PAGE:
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In Transit: Broadway: Beatbox

Review: Broadway's 'In Transit' is pushing beatboxing to new heights

Beatbox continues to earn its keep in the art world

A wonderfully uplifting a capella musical has finally hit the lustrous Broadway stage in spectacular style, with beatboxing positioned as the backbone of the introspectively inspiring show.

I got invited to experience In Transit: Broadway, thanks to my friend and star of the show, HeaveN, who plays the character Boxman, in rotation with Chesney Snow. Beatbox has finally made its way into the limelight, and what better stage than Broadway - in the heart of the very city the art form was created?

Nothing but excitement

Housed in the respectable Circle in the Square theater right off of 50th Street, In Transit takes place in a quaint but beautifully colored set, replicating an underground subway stop that we New Yorkers have grown to both hate and love - immediately setting the mood in portraying the ups-and-downs of six diverse characters of the musical.

Coming in knowing that the creators of Frozen and Pitch Perfect were the masterminds behind this, I had every right to be excited.

The lights dim and through a loud booming speaker, we’re told that this show is performed entirely with just the human mouth. The show was starting.

Photo by: Joan Marcus

Starting off with a bang...and some booms and baps

As soon as the clapping stops, a subway beatbox busker named Boxman, played by HeaveN, emerges to the forefront with his mic in hand. With the help of the booming sound system, he confidently drops his marvelous beatbox set - a set largely reminiscent of his own during his humble beginnings as a busker in the underground subway station of Times Square.

The experience electrified the audience completely, with jaws dropping and both kids and adults brimming with joy. The most exciting part was HeaveN’s audacity to venture outside of old-school techniques and boldly implement new-school sounds and techniques to convey a message that all of us beatboxers hold dear to our hearts: the capabilities of the human instrument are endless.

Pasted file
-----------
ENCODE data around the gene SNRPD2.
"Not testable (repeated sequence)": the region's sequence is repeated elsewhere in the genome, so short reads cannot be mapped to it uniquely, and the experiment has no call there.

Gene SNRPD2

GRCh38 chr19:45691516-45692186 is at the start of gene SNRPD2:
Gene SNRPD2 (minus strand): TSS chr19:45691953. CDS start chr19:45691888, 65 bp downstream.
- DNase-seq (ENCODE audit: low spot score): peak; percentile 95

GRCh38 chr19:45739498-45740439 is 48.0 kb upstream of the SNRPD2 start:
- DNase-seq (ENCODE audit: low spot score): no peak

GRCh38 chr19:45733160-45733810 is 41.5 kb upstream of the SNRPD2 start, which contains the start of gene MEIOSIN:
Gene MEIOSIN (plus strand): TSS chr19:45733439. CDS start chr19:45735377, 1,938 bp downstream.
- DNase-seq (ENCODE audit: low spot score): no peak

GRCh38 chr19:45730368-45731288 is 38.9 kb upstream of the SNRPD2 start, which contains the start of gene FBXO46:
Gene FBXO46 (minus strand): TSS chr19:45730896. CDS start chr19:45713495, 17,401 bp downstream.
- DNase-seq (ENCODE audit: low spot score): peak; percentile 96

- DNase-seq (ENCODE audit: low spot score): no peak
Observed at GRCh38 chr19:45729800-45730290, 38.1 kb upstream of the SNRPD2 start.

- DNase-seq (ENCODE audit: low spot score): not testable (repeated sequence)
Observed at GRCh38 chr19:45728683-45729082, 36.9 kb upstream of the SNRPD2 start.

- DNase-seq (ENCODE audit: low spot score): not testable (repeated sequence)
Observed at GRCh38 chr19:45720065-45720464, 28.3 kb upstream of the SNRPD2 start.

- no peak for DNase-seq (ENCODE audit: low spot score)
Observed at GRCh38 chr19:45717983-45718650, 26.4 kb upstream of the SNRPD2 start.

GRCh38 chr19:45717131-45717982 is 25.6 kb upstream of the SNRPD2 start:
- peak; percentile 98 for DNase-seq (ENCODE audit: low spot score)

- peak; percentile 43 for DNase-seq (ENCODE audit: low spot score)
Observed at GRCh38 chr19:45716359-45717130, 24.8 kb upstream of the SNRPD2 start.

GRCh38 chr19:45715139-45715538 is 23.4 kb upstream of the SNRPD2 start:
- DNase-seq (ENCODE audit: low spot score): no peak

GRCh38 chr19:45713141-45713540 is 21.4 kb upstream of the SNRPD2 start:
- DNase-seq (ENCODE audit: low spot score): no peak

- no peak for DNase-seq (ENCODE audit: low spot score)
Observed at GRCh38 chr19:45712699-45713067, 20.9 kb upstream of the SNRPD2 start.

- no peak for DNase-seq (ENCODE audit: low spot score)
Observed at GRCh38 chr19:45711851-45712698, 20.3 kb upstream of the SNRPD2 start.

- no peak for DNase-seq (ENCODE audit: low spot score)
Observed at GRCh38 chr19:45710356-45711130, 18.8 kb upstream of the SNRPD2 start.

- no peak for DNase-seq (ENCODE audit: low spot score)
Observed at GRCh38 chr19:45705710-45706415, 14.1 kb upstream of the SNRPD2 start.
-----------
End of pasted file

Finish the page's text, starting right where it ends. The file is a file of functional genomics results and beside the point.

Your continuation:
The roaring applause that followed was a clear indicator of how much we enjoyed it - and let me say, what a wonderful way to start a show! At this point, I was wary that HeaveN’s role would remain as a gimmick, but that worry was quickly put to rest as I just continued to sit back and watch the show.

Beatbox is represented as an artform, not a gimmick

Boxman undoubtedly champions an integral role beyond laying the base beat, as a character who delivers valuable lessons as both New Yorkers and as an artist. My favorite line was when he is described as “pretending to be a drum,” and responds by saying something to the effect of: “I don’t pretend to be anything. I am a drum.” He furthers this by going into detail about how we have to embrace who we are - encouraging everyone to just sit back, listen, and enjoy the sounds of our busy lives.

HeaveN’s performance was flawless and in retrospect, incredibly difficult to pull off. He dictated the tempo of every scene using both his words and his beats. Although the beats were simple, he was the glue that kept the entire musical together, and he remained fundamentally powerful throughout the show’s entirety.

A huge step forward

It must be said. In Transit is a huge step forward for the beatbox community.

As we see the rise of a capella groups or the next generation of a beatbox crews like The Beatbox House, The Beatbox Collective, and BERYWAM, we are edging closer and closer to receiving wide recognition of our beloved art form. With thousands experiencing our beloved art form and beatboxing really hitting the big stage for the first time, the future of our community looks bright.


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